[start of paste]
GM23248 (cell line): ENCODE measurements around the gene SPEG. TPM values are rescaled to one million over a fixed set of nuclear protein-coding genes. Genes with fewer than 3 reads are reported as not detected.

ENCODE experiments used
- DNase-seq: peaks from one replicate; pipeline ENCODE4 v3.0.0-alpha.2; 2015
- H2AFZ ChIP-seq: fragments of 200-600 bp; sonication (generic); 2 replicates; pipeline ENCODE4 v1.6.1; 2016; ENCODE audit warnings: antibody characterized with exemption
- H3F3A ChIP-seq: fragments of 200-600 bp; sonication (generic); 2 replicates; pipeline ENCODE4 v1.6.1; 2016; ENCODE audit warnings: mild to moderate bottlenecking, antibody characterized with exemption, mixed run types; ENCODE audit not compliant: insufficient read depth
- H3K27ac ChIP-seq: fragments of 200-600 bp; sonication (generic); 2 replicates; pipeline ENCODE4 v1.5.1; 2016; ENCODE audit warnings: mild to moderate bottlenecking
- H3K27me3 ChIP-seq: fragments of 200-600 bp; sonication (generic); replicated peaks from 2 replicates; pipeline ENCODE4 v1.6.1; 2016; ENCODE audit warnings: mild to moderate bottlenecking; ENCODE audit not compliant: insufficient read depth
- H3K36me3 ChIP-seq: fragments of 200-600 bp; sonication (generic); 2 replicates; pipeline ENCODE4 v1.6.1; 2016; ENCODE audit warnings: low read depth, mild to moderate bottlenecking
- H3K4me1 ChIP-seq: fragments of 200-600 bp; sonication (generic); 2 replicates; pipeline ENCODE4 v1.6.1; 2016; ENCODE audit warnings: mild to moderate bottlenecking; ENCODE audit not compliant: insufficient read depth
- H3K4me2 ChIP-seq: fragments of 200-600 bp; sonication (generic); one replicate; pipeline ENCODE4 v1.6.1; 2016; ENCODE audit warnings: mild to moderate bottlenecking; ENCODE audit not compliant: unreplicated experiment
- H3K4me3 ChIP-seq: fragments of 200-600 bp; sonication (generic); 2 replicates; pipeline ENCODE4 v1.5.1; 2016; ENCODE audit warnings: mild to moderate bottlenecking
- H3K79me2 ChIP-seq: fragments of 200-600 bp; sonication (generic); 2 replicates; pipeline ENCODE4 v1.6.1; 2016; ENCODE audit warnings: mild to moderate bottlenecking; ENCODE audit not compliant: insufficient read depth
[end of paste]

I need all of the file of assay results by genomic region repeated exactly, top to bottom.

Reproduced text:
GM23248 (cell line): ENCODE measurements around the gene SPEG. TPM values are rescaled to one million over a fixed set of nuclear protein-coding genes. Genes with fewer than 3 reads are reported as not detected.

ENCODE experiments used
- DNase-seq: peaks from one replicate; pipeline ENCODE4 v3.0.0-alpha.2; 2015
- H2AFZ ChIP-seq: fragments of 200-600 bp; sonication (generic); 2 replicates; pipeline ENCODE4 v1.6.1; 2016; ENCODE audit warnings: antibody characterized with exemption
- H3F3A ChIP-seq: fragments of 200-600 bp; sonication (generic); 2 replicates; pipeline ENCODE4 v1.6.1; 2016; ENCODE audit warnings: mild to moderate bottlenecking, antibody characterized with exemption, mixed run types; ENCODE audit not compliant: insufficient read depth
- H3K27ac ChIP-seq: fragments of 200-600 bp; sonication (generic); 2 replicates; pipeline ENCODE4 v1.5.1; 2016; ENCODE audit warnings: mild to moderate bottlenecking
- H3K27me3 ChIP-seq: fragments of 200-600 bp; sonication (generic); replicated peaks from 2 replicates; pipeline ENCODE4 v1.6.1; 2016; ENCODE audit warnings: mild to moderate bottlenecking; ENCODE audit not compliant: insufficient read depth
- H3K36me3 ChIP-seq: fragments of 200-600 bp; sonication (generic); 2 replicates; pipeline ENCODE4 v1.6.1; 2016; ENCODE audit warnings: low read depth, mild to moderate bottlenecking
- H3K4me1 ChIP-seq: fragments of 200-600 bp; sonication (generic); 2 replicates; pipeline ENCODE4 v1.6.1; 2016; ENCODE audit warnings: mild to moderate bottlenecking; ENCODE audit not compliant: insufficient read depth
- H3K4me2 ChIP-seq: fragments of 200-600 bp; sonication (generic); one replicate; pipeline ENCODE4 v1.6.1; 2016; ENCODE audit warnings: mild to moderate bottlenecking; ENCODE audit not compliant: unreplicated experiment
- H3K4me3 ChIP-seq: fragments of 200-600 bp; sonication (generic); 2 replicates; pipeline ENCODE4 v1.5.1; 2016; ENCODE audit warnings: mild to moderate bottlenecking
- H3K79me2 ChIP-seq: fragments of 200-600 bp; sonication (generic); 2 replicates; pipeline ENCODE4 v1.6.1; 2016; ENCODE audit warnings: mild to moderate bottlenecking; ENCODE audit not compliant: insufficient read depth